"... a sensible debate has begun on how to best respond to global warming -- in national and local governments, universities and the private sector -- in the U.S. and around the world. There is no easy solution to this problem; the challenge is how best to develop options that are feasible, efficient, viable and scalable. Lomborg is correct to be concerned about the possibility of bad policy choices. But I have yet to see any option that is worse than ignoring the risk of global warming and doing nothing."

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Steve Lewis 4 months, 4 weeks ago on David Moss: Climate change context

"I have yet to see any option that is worse than ignoring the risk of global warming and doing nothing." - Dr Judith Curry

http://www.washingtonpost.com/wp-dyn/content/article/2007/10/10/AR2007101002157.html?hpid=opinionsbox1

Interesting lady. She seems adamant that a tribal approach to the science of climate change is bad, on both sides. The above quote comes from her rebuttal of climate change skeptic, Bjorn Lomborg. From the same article by Curry:

"In his Outlook essay "Chill Out," Bjorn Lomborg rightly notes that skepticism about climate change is no longer focused on whether it the earth is getting warmer (it is) or whether humans are contributing to it (we are). The current debate is about whether warming matters, and whether we can afford to do anything about it."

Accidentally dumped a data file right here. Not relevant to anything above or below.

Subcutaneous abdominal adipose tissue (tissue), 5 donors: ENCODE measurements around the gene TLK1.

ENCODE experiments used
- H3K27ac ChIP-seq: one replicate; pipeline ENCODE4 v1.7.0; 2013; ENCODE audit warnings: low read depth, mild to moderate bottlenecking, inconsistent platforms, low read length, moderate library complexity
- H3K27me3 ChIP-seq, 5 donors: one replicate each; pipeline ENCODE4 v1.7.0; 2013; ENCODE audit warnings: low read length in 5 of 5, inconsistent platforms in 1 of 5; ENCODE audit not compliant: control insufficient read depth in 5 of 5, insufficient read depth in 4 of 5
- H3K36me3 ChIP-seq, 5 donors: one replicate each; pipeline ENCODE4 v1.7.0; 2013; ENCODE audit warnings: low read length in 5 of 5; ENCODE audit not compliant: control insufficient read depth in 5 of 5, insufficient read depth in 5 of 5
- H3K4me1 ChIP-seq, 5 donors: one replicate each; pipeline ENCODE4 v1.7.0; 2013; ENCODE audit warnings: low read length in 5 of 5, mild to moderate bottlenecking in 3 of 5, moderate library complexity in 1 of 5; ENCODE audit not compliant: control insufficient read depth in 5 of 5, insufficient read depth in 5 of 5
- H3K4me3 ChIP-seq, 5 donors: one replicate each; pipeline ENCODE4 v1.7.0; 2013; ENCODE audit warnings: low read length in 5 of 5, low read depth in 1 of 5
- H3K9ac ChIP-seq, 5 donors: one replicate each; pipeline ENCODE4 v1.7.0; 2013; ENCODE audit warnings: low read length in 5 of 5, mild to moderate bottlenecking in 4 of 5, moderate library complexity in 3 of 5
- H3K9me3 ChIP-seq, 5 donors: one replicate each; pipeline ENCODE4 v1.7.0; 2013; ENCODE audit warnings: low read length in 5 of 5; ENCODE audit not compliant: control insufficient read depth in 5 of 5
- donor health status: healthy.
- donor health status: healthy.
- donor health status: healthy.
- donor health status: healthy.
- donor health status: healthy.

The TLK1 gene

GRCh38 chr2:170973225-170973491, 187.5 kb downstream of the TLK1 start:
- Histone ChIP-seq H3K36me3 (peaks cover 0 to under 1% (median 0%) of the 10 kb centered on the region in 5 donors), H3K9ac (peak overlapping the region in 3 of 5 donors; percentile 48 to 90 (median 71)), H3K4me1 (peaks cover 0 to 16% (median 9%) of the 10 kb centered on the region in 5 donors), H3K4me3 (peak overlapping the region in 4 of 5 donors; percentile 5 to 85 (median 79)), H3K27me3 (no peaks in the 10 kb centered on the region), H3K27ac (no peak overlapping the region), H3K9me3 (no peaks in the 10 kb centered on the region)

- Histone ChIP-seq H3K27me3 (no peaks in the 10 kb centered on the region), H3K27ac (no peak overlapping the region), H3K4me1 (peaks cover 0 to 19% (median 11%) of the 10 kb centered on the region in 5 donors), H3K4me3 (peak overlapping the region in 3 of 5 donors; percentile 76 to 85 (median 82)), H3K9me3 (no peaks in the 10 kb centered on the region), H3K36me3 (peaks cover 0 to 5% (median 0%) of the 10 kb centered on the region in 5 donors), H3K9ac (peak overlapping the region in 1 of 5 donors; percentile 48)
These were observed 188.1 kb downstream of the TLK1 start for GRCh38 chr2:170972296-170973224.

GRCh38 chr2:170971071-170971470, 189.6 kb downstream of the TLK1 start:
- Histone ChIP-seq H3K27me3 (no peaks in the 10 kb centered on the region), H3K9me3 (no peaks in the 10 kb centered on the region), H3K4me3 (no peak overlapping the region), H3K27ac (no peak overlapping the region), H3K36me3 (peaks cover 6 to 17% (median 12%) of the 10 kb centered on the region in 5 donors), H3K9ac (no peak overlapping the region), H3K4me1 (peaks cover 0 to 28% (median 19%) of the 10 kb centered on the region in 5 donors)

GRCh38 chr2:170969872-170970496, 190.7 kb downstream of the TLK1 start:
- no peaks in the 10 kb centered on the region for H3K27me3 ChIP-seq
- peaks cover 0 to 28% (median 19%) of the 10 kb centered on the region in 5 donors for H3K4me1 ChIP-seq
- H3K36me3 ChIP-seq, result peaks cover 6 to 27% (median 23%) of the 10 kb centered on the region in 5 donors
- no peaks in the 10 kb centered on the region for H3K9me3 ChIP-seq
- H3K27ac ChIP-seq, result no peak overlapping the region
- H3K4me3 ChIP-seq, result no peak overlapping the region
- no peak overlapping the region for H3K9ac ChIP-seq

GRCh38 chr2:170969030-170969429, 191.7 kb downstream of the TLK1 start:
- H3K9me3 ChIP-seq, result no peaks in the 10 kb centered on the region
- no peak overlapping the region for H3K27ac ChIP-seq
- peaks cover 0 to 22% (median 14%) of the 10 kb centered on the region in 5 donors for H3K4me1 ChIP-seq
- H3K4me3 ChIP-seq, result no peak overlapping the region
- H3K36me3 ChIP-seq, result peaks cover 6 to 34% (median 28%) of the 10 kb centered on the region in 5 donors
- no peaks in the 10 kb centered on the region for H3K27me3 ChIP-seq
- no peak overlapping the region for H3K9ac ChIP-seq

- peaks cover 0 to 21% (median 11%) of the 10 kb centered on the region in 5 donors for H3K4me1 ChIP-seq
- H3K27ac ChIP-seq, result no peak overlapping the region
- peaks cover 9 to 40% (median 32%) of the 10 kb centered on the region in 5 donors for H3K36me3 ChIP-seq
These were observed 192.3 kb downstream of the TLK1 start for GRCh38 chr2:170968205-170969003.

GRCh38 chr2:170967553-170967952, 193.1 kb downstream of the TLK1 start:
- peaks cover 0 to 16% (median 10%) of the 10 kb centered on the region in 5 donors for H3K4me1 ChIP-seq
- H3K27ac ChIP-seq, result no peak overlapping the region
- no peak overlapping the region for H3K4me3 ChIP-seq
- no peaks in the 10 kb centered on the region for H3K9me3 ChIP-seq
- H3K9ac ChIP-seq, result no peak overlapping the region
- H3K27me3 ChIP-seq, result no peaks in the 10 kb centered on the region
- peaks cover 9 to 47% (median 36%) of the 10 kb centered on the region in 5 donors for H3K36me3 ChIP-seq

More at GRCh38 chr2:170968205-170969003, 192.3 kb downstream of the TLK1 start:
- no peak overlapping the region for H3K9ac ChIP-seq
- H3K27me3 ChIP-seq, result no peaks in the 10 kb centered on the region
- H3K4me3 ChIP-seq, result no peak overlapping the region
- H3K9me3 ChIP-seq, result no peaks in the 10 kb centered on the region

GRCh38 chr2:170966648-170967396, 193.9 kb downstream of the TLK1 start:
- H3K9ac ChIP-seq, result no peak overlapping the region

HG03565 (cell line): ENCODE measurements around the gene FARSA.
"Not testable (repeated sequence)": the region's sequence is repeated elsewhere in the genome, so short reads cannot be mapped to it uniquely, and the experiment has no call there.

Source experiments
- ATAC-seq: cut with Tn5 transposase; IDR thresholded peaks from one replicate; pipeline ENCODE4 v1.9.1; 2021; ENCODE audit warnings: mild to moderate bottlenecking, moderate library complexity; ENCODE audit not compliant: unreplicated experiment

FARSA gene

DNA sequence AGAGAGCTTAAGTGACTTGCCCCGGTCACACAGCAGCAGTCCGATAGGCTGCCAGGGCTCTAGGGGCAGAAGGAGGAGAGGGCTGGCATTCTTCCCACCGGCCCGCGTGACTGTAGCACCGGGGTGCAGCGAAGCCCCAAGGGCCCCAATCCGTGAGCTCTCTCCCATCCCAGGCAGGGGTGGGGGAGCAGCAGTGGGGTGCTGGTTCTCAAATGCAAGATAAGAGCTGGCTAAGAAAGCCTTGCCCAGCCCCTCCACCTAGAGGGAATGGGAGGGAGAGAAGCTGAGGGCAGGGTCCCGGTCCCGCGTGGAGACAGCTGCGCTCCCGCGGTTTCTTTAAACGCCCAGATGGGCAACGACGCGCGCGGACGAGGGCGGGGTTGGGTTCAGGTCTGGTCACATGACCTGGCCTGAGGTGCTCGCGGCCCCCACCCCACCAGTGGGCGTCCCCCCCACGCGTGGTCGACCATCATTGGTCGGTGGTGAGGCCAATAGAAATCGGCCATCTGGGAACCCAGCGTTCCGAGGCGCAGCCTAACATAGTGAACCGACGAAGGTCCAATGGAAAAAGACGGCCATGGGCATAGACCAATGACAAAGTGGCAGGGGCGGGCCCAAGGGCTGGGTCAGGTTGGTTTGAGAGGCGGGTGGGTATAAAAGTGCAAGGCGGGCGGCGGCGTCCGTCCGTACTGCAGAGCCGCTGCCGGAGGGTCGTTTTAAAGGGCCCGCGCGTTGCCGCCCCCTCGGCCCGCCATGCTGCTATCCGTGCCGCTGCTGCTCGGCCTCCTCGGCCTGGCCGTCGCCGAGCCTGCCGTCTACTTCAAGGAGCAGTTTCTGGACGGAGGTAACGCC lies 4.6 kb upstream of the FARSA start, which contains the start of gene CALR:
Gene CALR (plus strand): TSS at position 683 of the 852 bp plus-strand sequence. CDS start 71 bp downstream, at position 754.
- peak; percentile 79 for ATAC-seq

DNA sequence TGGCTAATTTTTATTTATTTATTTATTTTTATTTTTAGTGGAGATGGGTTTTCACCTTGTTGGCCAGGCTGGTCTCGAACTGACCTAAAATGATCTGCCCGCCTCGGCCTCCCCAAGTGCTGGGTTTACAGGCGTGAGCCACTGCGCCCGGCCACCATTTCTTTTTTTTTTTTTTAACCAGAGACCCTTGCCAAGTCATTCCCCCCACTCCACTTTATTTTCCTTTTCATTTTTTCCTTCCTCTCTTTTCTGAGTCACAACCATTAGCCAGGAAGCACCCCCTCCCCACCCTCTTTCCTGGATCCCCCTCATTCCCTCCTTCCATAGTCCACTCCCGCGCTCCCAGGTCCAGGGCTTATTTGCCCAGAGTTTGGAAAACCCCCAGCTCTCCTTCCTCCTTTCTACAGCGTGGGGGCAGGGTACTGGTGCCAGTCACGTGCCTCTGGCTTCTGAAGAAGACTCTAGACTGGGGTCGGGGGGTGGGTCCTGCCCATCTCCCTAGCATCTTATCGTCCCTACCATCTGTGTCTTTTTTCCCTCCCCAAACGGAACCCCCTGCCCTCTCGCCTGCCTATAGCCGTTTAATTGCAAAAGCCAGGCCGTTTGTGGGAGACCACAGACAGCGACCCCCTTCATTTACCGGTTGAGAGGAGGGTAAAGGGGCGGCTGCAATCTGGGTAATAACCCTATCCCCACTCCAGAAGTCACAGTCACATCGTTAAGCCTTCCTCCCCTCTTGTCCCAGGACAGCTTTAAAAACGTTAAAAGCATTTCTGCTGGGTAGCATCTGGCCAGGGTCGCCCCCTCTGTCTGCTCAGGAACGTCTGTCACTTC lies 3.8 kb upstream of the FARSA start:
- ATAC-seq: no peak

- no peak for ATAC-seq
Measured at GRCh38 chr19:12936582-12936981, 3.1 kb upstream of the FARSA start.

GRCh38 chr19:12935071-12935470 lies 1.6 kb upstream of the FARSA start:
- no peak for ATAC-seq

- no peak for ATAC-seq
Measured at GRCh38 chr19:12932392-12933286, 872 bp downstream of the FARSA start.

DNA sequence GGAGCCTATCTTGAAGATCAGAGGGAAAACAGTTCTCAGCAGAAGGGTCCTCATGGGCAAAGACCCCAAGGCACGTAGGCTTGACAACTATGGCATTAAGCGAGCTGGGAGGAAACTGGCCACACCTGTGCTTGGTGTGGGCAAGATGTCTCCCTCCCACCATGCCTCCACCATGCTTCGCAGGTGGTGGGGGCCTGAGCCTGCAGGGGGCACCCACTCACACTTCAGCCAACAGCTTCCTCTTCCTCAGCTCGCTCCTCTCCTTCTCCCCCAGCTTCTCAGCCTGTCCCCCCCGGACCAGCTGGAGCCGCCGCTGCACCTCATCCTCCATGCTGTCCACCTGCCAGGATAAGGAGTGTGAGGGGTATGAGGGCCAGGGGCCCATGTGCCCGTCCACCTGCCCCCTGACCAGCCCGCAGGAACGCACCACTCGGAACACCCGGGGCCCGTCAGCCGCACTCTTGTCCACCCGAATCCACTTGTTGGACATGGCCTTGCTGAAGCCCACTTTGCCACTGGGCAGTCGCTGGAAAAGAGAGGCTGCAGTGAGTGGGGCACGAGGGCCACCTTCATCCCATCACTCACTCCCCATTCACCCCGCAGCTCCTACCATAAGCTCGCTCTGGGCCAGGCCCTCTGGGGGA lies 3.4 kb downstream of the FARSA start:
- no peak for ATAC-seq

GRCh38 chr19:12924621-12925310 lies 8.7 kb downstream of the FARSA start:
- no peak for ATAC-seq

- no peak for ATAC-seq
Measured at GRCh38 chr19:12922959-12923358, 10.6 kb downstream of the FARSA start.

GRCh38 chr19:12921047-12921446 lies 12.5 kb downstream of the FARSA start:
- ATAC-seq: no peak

"Lomborg's attitude toward risk is also troubling. He focuses only on the middle range of the panel's projections, dismissing the risk from the higher end of the range. But if the risk is great, then it may be worth acting against even if its probability is small. Think of risk as the product of consequences and likelihood: what can happen and the odds of it happening. A 10-degree rise in global temperatures by 2100 is not likely; the panel gives it a 3 percent probability. Such low-probability, high-impact risks are routinely factored into any analysis and management strategy, whether on Wall Street or at the Pentagon."

"The rationale for reducing emissions of carbon dioxide is to reduce the risk of the possibility of catastrophic outcomes. Making the transition to cleaner fuels has the added benefit of reducing the impact on public health and ecosystems and improving energy security -- providing benefits even if the risk is eventually reduced."

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Steve Lewis 4 months, 4 weeks ago on David Moss: Climate change context

Huh. Melting ice at the North pole is allowing new shipping through through the area. Global cooling?